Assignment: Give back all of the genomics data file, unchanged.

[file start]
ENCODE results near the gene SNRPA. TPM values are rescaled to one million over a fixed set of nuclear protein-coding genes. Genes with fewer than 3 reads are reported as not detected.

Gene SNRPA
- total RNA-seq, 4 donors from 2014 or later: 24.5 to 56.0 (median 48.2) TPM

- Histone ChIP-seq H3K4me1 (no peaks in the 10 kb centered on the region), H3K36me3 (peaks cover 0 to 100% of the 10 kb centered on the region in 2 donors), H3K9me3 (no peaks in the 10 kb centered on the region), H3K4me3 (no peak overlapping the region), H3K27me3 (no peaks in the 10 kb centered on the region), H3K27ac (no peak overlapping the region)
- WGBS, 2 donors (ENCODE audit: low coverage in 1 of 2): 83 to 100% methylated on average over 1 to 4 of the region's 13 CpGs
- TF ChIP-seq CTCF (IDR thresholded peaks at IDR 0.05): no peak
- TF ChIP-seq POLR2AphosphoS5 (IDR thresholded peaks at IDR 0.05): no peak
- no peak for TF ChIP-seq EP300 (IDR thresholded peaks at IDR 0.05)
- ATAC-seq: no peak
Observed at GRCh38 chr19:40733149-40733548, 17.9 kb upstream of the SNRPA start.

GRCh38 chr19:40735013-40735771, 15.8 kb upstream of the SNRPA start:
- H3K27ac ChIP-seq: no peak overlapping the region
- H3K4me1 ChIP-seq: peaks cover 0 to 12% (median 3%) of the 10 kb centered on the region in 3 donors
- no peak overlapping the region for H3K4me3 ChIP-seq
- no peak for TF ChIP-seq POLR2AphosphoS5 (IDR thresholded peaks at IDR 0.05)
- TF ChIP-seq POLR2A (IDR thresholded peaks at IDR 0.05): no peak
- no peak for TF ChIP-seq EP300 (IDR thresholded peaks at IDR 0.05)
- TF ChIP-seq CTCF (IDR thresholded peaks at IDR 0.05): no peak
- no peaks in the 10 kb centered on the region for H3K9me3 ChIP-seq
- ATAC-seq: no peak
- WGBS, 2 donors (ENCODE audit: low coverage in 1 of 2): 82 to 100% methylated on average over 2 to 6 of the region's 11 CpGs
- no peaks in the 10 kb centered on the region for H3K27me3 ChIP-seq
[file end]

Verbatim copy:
ENCODE results near the gene SNRPA. TPM values are rescaled to one million over a fixed set of nuclear protein-coding genes. Genes with fewer than 3 reads are reported as not detected.

Gene SNRPA
- total RNA-seq, 4 donors from 2014 or later: 24.5 to 56.0 (median 48.2) TPM

- Histone ChIP-seq H3K4me1 (no peaks in the 10 kb centered on the region), H3K36me3 (peaks cover 0 to 100% of the 10 kb centered on the region in 2 donors), H3K9me3 (no peaks in the 10 kb centered on the region), H3K4me3 (no peak overlapping the region), H3K27me3 (no peaks in the 10 kb centered on the region), H3K27ac (no peak overlapping the region)
- WGBS, 2 donors (ENCODE audit: low coverage in 1 of 2): 83 to 100% methylated on average over 1 to 4 of the region's 13 CpGs
- TF ChIP-seq CTCF (IDR thresholded peaks at IDR 0.05): no peak
- TF ChIP-seq POLR2AphosphoS5 (IDR thresholded peaks at IDR 0.05): no peak
- no peak for TF ChIP-seq EP300 (IDR thresholded peaks at IDR 0.05)
- ATAC-seq: no peak
Observed at GRCh38 chr19:40733149-40733548, 17.9 kb upstream of the SNRPA start.

GRCh38 chr19:40735013-40735771, 15.8 kb upstream of the SNRPA start:
- H3K27ac ChIP-seq: no peak overlapping the region
- H3K4me1 ChIP-seq: peaks cover 0 to 12% (median 3%) of the 10 kb centered on the region in 3 donors
- no peak overlapping the region for H3K4me3 ChIP-seq
- no peak for TF ChIP-seq POLR2AphosphoS5 (IDR thresholded peaks at IDR 0.05)
- TF ChIP-seq POLR2A (IDR thresholded peaks at IDR 0.05): no peak
- no peak for TF ChIP-seq EP300 (IDR thresholded peaks at IDR 0.05)
- TF ChIP-seq CTCF (IDR thresholded peaks at IDR 0.05): no peak
- no peaks in the 10 kb centered on the region for H3K9me3 ChIP-seq
- ATAC-seq: no peak
- WGBS, 2 donors (ENCODE audit: low coverage in 1 of 2): 82 to 100% methylated on average over 2 to 6 of the region's 11 CpGs
- no peaks in the 10 kb centered on the region for H3K27me3 ChIP-seq